Baptist Successionism

I found the following review on the Founders website last year sometime, and after reading the book, found it to be one of those milestones that have liberated me from an error in which I was raised. Thought I’d direct all of you to it . . .

Baptist Successionism: A Crucial Question in Baptist History
American Theological Library Association Monograph Series,
by James Edward McGoldrick,
Metuchen, NJ: The Scarecrow Press, 1994, 181 pp. $27.50

reviewed by Terry Chrisope
For anyone who has felt the attraction of Baptist successionism (“Landmarkism” in popular terminology), James McGoldrick has provided half the antidote. In Baptist Successionism, he demonstrates that this peculiar but popular interpretation of ecclesiastical history is historically untenable. It may be said at the outset that he does so in absolutely convincing fashion.
McGoldrick acknowledges (p. 2) that he once held the successionist theory, which claims that there has been an unbroken line or succession of Baptist (or at least baptistic) churches from New Testament times down to the present era. This understanding of church history was popularized in the United States by J. R. Graves in the mid-nineteenth century and especially by J. M. Carroll’s booklet, The Trail of Blood, published in 1931. Baptist successionism, or Landmarkism, also typically incorporates a denial of any concept of the church as the universal body of Christ made up of all Christian believers, and a rejection of all other (nonbaptist) church bodies as genuine churches.
McGoldrick’s method is first to define in terms of theology and practice what it means to be Baptist, then to examine the historical groups down through the centuries that have been claimed by Baptist successionists. he gives particular attention to those sects which are mentioned as Baptist forebears in The Trail of Blood. McGoldrick is to be commended for not contenting himself with the pronouncements of later historians but instead has sought out the primary sources which describe the beliefs and practices of the groups he examines. He carefully subjects these documentary sources to critical evaluation regarding their reliability.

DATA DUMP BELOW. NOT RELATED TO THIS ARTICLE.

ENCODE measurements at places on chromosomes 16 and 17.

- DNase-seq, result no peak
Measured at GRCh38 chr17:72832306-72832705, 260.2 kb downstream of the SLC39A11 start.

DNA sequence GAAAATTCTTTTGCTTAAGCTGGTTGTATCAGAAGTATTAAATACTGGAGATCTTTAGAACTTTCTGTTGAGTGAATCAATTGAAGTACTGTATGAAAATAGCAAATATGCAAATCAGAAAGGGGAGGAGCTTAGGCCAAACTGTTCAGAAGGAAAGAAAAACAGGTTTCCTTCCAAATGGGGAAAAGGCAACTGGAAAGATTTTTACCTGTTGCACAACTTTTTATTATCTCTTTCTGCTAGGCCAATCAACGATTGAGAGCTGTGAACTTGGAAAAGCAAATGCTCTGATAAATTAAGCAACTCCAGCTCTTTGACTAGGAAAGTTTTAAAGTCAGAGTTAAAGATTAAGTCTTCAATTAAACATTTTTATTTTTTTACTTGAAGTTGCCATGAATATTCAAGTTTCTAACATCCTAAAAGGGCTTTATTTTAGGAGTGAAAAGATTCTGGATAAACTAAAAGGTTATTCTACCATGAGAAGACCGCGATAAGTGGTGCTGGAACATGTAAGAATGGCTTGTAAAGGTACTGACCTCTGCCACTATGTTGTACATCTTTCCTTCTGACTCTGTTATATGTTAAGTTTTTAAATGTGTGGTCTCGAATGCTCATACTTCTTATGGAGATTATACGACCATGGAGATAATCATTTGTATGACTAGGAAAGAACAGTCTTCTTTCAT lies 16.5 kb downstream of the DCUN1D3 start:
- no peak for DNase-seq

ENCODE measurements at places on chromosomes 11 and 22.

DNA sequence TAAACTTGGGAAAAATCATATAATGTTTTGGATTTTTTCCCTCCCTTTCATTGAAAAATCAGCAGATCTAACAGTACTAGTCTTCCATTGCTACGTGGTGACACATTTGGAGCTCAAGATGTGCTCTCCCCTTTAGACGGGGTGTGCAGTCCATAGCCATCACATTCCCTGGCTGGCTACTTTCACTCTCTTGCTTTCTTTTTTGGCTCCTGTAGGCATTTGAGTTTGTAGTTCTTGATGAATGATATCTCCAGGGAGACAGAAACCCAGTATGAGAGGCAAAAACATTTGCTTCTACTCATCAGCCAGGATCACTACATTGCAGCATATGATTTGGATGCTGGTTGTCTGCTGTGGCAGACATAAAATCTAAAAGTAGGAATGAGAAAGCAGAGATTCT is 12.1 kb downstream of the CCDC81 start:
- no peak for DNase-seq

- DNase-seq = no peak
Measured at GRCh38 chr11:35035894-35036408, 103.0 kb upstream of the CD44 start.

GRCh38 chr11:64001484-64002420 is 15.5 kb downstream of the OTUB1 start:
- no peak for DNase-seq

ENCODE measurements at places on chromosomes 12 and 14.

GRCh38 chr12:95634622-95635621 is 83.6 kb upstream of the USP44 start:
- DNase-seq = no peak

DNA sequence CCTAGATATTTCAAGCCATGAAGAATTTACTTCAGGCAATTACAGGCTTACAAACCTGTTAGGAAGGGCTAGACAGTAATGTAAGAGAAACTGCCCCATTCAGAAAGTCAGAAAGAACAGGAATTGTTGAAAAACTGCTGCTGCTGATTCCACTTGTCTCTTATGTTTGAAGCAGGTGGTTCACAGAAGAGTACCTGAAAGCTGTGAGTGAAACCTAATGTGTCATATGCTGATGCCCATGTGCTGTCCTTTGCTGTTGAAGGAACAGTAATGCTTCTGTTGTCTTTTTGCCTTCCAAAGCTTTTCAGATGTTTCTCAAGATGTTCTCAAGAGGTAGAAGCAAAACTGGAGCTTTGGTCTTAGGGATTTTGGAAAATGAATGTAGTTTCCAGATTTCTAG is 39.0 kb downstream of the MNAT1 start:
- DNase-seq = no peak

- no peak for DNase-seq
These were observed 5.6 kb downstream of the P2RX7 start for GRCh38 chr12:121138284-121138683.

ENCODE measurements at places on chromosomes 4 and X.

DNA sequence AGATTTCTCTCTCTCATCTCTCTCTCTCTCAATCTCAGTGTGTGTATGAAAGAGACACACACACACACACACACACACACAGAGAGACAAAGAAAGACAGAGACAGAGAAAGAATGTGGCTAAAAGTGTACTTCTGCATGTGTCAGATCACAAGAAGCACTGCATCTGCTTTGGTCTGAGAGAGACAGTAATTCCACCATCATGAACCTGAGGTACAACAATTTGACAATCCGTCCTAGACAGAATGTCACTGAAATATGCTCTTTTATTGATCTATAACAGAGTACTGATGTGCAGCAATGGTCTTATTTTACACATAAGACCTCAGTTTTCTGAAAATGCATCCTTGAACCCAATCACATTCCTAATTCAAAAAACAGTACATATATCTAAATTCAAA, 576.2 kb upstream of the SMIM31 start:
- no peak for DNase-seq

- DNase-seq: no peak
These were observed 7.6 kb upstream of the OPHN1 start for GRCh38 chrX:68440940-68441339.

To cite McGoldrick’s conclusions is to call the roll of the heroes of Baptist successionism, but in each case the claims made for them by successionists are found to be unsubstantiated: the evidence shows that the Montanists and Novatians were schismatic Catholics, not Baptists; St. Patrick operated under the auspices of the bishop of Rome and did not adhere to the Baptist conception of church, sacraments or ministry; the Paulicians were not Baptists but separatists from Roman Catholicism and Greek Orthodoxy, they were anti-Trinitarian, and held an adoptionist Christology; the Bogomils were an extension of a dualistic strain of Paulicianism whose theology was not even Christian, much less Baptist; there is no positive evidence that Peter de Bruys, Henry of Lausanne, or Arnold of Brescia or their followers were Baptists; the Albigenses inherited the extreme dualism of the Bogomils and “held almost nothing in common with modern Baptists” (p. 67); and the medieval Waldenses were similar to the Roman Catholic order of Franciscans, while the later Waldenses were more akin to Presbyterians and Methodists than Baptists. Although the Anabaptist of the sixteenth century might seem on superficial consideration to be genuine ancestors of the Baptists, McGoldrick demonstrates that they held different views than Baptists on the doctrines of revelation, Christology, soteriology, and ecclesiology, and that there are no real genetic links between the Anabaptists of the continent and the Baptists of England.